Our work begins after Election Day: Hold your elected leaders accountable

NATIONAL AFFAIRS: Once our representatives take office, we must ensure that they follow through on election promises, address our needs

Illustration of somebody engaging in four common and recommended steps of civic engagement in the U.S.
Jericho Tang/Staff

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Congratulations, you’ve voted! Voting is a fundamental first step in civic engagement. But as tiring as it is, the most important work — holding your elected leaders accountable — is only just beginning.

Officials are elected based on what they can promise their constituents and who the people believe can meet their needs most effectively. However, post-election season accountability of elected leaders feels rare. There is no shortage of fanciful campaign promises. While it takes time to periodically check in on those promises, even when news outlets are doing the heavy lifting, citizens must still take on the responsibility of sustained civic engagement by maintaining awareness of what our representatives are doing and how.

Representatives’ follow-through on measures and propositions is vital. These pieces of legislation are packed with nuance that could drastically alter their implementation. For instance, Proposition 25’s implementation is laced with uncertainty. If passed, Prop. 25 would end cash bail, partially replacing it with an algorithm-based system to aid judges in risk assessments. As a result, we have a responsibility to ensure that the algorithm’s creation is mediated by our representatives in a way that reduces inequity by avoiding the usage of factors that are based on racist data.

Similarly, Alameda County’s Measure W establishes a 0.5% sales tax, the revenue of which would be deposited into the general fund to provide services for the county’s unhoused residents. However, there is no clause built into the measure requiring that the potential $150 million garnered by the tax be used to bolster mental health resources or build housing — only our representatives can clinch the deal outlined by the measure, and we must hold them to it.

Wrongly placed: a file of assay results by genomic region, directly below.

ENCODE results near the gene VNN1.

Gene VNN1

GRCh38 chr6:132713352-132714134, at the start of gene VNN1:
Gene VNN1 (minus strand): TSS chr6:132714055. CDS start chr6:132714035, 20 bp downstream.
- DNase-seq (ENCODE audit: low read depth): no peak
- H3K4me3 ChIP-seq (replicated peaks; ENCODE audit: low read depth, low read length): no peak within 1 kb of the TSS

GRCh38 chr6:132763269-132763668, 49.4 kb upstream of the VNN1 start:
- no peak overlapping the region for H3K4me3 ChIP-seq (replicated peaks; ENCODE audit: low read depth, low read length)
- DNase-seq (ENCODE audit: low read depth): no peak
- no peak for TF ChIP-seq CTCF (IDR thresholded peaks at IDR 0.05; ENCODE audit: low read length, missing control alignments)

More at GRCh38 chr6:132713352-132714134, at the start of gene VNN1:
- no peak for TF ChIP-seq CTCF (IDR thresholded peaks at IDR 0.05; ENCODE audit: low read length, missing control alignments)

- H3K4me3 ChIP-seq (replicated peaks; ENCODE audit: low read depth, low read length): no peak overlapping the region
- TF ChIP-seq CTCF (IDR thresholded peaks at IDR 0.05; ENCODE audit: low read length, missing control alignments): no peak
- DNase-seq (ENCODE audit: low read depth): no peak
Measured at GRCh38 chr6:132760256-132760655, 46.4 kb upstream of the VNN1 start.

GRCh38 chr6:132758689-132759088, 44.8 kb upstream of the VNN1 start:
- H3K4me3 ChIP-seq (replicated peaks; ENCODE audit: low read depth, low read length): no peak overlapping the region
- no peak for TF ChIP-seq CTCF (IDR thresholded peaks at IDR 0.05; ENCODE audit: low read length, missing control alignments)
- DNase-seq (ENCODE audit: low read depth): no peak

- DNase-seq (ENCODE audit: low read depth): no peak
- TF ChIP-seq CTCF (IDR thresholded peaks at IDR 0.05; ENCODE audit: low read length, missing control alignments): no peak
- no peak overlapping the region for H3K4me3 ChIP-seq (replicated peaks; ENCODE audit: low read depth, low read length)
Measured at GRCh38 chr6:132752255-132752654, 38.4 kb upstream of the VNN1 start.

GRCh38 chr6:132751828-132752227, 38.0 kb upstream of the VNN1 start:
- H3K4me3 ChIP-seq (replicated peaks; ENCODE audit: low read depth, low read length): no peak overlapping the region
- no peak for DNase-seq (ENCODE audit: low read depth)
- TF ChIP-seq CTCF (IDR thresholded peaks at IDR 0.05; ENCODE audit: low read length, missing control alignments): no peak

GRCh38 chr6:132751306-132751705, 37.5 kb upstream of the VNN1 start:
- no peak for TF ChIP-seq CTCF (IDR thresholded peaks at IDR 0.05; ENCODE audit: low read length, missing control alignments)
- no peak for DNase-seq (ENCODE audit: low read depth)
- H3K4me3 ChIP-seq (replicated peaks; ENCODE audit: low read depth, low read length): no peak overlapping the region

The detrimental impacts of a lack of accountability are widespread; President Donald Trump is an excellent example. His 2016 campaign was stuffed with grandiose vows that magnetized his base, including building a southern border wall and pressuring Mexico into paying for it. In reality, this “promise” only served to heighten anti-immigrant, nationalistic and blatantly racist sentiment — and resulted in a mere 16 miles of new construction, paid for by American taxpayers.

Accountability and responsibility are not values we can shed once election season winds down; they are active, conscious choices we must consistently make to ensure that our elected leaders are truly working in our best interests. There is no greater clear-cut sign that something needs to change than when even the head of our country’s government skirts accountability and allows his promises to sit and rot.

Without follow-through, politics becomes a game of who can tell the prettiest empty promises. Don’t let that happen. The work begins now.

Editorials represent the majority opinion of the editorial board as written by the fall 2020 opinion editor, Katherine Shok.